My earliest memory is making pictures on my parents new bedroom wallpaper with bright red nail polish. I was about three, and my art was not at all appreciated, but I was soon supplied with paints and paper! At eight, I declared to my parents that I would be an artist when I grew up. Private art lessons began when I was ready to learn more, at 12. I was choosing a major for my University studies in art when my father said: “honey, you’ll never survive as just an artist. Why don’t you teach?” I chose painting as my major, and after my father died in an auto accident, I married (too soon) and completed my teaching requirements. I loved teaching art, but I had to give my notice after only 6 months. My husband’s job took precedence over mine. A few years later I was hired as an interior decorator and taught at arts centre when possible. My father had tried to guide me to make sensible choices, yet he couldn’t read my future. Nor could I imagine then that art would someday become my most profound resource.
I stopped working at 30 to have a baby. My paintings became abstracted at that time – I call it my “egg period”. I won a major prize in a painting competition, and through that event I met the renowned artist, Jaquelin Jenkins, who became my mentor. She gave art workshops, and I was thrilled about the one to Provence, so I said “count me in”! Later she changed the destination to Skiathos, Greece. I had studied Greek art, but I had no vision of Greece and thought, “what can I paint in Greece”? But I did go in September 1982.
Life had not prepared me for the ancient monuments to Greek ingenuity nor the sublime landscapes I saw everywhere I looked! I stayed in Athens for a concert at the Herod Atticus Theatre in honour of Maria Callas where my experience of “filotimo” began, and has not ceased. On Skiathos, after a morning of painting and exploring an olive grove, I received the epiphany I needed to recharge and change my life.
I was split into two parts – a wife desperate to have a child, and an artist who never quite had enough time to paint. Seven years passed like that before my beloved mentor lost her life to cancer at the age of 52. The last time I visited her, she asked me to “carry the art torch” for her. It was clear to me that I had to grieve her loss, heal my own wounds about my infertility, and begin to “walk my talk”. I organised a painting trip back to Skiathos with good friends. My husband and I divorced, and my next workshop was in Paros and Santorini. After my art friends left, I boarded the ferry to Hydra, home of Tetsis, the Greek artist I admired. I spontaneously hopped off on Poros to paint for the villa Galini, planning to take the next ferry to Hydra.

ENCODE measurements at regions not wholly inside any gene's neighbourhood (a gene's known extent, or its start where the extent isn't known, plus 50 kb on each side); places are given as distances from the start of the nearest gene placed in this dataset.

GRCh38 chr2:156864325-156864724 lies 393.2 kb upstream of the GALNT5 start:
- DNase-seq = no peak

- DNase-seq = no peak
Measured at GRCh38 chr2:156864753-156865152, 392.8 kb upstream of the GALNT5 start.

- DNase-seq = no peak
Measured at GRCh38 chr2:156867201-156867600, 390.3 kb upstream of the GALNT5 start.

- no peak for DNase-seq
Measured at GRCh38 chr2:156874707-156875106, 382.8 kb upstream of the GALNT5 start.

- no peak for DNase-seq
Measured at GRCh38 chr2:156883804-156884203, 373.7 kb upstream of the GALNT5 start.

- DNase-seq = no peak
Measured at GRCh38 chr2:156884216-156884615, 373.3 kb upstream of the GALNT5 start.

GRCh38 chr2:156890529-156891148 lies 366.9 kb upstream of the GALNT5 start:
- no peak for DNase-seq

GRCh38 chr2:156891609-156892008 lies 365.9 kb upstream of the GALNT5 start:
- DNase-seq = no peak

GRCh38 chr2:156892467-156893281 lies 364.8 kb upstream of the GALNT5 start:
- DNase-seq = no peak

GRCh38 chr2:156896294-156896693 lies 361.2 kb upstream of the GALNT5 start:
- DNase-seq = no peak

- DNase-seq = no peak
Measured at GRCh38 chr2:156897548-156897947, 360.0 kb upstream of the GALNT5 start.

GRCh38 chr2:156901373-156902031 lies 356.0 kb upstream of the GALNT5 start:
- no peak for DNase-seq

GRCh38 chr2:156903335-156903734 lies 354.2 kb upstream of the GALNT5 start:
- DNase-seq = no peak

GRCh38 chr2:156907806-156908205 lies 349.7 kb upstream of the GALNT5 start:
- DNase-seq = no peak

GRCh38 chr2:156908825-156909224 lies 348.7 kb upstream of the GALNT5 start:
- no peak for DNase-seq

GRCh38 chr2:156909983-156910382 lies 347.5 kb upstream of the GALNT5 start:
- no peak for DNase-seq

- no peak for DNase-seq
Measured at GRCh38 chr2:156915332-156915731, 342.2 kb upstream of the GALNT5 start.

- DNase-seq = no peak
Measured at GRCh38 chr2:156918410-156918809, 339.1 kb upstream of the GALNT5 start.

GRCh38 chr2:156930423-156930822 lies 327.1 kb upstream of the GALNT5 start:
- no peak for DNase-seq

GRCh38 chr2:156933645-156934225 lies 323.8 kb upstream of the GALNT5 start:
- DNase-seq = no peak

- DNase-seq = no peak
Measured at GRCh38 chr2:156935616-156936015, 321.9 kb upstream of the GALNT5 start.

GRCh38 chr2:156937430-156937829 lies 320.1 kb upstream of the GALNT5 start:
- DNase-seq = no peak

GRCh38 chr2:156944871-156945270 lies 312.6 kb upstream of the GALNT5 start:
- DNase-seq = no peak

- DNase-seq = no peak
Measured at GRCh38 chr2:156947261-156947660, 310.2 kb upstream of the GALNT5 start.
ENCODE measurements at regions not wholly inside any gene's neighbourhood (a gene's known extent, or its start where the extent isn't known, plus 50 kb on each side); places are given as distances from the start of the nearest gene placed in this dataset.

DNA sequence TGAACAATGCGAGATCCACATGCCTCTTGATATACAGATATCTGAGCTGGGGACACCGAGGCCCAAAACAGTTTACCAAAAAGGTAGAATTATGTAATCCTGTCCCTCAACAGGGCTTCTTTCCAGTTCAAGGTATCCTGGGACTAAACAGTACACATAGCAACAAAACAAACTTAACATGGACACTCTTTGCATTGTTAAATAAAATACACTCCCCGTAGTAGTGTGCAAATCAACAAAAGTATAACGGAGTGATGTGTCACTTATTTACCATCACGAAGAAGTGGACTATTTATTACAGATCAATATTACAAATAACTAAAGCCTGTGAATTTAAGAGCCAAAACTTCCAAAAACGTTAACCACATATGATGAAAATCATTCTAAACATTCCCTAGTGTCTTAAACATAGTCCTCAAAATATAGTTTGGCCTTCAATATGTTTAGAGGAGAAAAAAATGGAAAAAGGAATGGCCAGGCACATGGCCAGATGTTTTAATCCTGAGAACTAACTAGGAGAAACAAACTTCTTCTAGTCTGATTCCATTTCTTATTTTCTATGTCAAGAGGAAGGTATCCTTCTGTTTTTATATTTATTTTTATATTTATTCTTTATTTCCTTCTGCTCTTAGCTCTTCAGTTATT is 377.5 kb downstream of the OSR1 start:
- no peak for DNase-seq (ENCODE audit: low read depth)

That was October 2, 1989. Due to rough seas, the ferry was delayed for 3 more days, and I had to stay on Poros. I saw children playing outside – everyone I met was wonderful, Poros had so many magical views – I wanted to paint everything I saw. My trip on the 4th day to Hydra proved disappointing – I’d already fallen in love with Poros! Back on Poros I saw a villa for rent on the mountain overlooking Askeli, perfect for my painting studio. I had gallery representation in the US and exhibitions planned, so there was a method to my perceived madness. I changed my plans to return to UNCG for a design degree, and instead moved to Poros. Soon, friends were bringing their art workshops to Poros, and I met people who wanted art classes. Fate had intervened. My past was gone. I was able to start living my dream finally, at 40. I still have to pinch myself sometimes to believe my luck!
After 16 years in the “Jasmin Villa” at Askeli, my friend Mia told me an apartment with a studio and a garden was available to rent near the harbour. I moved there – just across the bay from the Villa Galini I first painted. Each morning I awoke to the clip- clop sounds of the donkey trash pick-up – so very old-world charming! I recently learned that Lucian Freud, the grandson of Sigmund, and the English artist John Claxton were painting in my new studio in 1948, the year I was born. Synchronicity? Poros has a magical quality that enhances creativity in many of the arts. Although I enjoy traveling to other islands and the Greek mainland too, Poros is home sweet home.